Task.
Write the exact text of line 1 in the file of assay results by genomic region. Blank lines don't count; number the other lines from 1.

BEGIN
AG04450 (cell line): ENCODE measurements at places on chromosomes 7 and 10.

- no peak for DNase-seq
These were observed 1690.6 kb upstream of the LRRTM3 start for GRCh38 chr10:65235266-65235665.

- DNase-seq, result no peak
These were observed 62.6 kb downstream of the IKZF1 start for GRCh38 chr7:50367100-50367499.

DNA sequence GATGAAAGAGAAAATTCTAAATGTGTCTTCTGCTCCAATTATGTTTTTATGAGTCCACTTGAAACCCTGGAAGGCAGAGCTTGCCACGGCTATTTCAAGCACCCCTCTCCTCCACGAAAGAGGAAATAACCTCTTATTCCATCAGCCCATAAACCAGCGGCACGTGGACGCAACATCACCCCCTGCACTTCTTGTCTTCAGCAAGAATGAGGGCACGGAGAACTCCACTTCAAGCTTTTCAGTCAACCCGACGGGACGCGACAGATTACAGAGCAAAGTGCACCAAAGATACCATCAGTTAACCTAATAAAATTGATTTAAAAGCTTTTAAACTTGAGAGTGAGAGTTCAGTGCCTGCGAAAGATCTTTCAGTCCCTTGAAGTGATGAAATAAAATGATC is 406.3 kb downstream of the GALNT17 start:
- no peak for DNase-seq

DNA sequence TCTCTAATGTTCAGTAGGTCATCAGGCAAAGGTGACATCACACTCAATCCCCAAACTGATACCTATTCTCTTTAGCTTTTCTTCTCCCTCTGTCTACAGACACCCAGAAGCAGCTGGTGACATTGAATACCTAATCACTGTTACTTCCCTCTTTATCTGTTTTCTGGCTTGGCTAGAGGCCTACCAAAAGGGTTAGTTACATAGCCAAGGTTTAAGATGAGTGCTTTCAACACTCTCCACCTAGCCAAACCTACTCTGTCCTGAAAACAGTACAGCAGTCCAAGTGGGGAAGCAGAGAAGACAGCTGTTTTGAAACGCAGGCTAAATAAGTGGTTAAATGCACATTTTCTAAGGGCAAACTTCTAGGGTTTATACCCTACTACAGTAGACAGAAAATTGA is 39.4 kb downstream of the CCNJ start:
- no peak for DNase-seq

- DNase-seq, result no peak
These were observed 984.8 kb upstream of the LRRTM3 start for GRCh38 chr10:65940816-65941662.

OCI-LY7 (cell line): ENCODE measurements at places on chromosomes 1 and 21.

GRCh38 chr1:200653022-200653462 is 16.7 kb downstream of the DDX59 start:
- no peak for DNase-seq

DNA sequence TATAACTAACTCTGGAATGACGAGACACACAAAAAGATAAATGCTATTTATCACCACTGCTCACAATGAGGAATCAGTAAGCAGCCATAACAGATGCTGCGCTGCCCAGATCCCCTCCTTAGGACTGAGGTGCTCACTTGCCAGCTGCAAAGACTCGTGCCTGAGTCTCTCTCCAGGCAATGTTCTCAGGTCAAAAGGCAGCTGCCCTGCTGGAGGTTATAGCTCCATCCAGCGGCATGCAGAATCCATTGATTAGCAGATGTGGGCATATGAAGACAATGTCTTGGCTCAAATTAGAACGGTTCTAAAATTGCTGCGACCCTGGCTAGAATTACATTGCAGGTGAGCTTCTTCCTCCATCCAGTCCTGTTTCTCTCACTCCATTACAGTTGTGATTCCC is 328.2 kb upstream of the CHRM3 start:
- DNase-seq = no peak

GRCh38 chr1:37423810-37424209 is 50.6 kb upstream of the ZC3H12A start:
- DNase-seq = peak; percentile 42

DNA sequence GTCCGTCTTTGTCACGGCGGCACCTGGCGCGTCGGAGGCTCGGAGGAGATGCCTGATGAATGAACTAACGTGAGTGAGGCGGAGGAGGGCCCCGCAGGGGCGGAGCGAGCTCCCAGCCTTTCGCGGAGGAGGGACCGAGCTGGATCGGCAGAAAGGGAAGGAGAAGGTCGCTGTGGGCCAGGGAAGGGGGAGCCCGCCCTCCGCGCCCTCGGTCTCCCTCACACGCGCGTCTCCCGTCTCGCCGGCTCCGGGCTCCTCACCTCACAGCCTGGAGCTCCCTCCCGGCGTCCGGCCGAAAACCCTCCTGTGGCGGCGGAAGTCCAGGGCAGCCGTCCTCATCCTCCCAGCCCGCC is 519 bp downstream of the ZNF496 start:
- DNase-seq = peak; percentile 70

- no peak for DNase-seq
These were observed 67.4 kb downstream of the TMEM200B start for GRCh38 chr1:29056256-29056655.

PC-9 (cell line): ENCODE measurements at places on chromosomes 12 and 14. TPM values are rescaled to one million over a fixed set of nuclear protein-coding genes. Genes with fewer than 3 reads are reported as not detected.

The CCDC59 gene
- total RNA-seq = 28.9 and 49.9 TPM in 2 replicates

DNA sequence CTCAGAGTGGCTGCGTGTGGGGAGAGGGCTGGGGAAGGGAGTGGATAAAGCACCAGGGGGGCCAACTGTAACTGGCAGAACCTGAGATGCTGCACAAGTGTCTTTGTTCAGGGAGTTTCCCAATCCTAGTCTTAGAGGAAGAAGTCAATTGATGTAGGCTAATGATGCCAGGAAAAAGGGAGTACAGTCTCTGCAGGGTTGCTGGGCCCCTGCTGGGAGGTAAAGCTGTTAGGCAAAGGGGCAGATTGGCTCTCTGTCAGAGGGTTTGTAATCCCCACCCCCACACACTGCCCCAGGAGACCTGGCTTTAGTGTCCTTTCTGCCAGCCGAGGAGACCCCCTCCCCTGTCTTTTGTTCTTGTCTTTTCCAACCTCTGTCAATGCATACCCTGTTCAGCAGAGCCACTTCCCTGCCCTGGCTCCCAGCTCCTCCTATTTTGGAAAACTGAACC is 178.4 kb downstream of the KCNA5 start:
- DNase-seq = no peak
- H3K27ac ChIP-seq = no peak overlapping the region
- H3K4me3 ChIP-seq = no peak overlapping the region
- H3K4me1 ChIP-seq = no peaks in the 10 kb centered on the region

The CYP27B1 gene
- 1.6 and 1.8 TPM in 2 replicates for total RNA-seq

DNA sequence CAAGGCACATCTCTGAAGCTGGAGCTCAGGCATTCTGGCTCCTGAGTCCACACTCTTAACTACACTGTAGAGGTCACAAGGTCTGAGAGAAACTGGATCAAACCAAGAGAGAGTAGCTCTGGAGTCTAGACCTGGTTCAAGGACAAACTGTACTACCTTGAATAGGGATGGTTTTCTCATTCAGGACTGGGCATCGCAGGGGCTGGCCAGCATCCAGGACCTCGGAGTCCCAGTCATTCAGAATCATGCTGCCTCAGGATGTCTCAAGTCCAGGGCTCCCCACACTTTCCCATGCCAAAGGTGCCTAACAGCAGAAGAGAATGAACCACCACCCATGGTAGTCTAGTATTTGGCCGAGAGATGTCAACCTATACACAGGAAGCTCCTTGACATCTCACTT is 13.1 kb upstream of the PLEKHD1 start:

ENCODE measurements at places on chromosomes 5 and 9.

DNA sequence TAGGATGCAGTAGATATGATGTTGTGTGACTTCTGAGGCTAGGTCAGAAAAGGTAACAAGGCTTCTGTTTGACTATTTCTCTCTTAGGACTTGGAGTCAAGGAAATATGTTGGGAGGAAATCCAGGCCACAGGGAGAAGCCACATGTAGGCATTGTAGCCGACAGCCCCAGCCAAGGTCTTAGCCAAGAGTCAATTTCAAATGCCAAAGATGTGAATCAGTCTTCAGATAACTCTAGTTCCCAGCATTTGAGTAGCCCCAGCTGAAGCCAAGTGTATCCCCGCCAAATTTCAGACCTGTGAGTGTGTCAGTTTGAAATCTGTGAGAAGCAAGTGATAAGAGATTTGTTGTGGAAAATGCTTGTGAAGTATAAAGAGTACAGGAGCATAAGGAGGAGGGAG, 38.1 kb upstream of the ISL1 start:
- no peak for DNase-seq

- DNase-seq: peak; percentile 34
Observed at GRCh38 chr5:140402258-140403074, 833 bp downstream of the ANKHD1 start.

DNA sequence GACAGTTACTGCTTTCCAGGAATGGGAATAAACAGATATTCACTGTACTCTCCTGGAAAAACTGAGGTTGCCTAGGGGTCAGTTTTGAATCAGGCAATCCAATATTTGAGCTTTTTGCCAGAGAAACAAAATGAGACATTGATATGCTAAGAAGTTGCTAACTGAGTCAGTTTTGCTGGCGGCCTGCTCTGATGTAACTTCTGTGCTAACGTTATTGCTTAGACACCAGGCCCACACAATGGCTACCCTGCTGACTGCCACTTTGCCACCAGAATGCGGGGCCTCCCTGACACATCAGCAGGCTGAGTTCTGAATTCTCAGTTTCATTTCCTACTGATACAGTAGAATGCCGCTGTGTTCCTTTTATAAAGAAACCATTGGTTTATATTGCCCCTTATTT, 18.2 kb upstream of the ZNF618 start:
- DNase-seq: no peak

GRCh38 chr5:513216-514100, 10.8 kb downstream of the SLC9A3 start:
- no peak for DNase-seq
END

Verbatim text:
AG04450 (cell line): ENCODE measurements at places on chromosomes 7 and 10.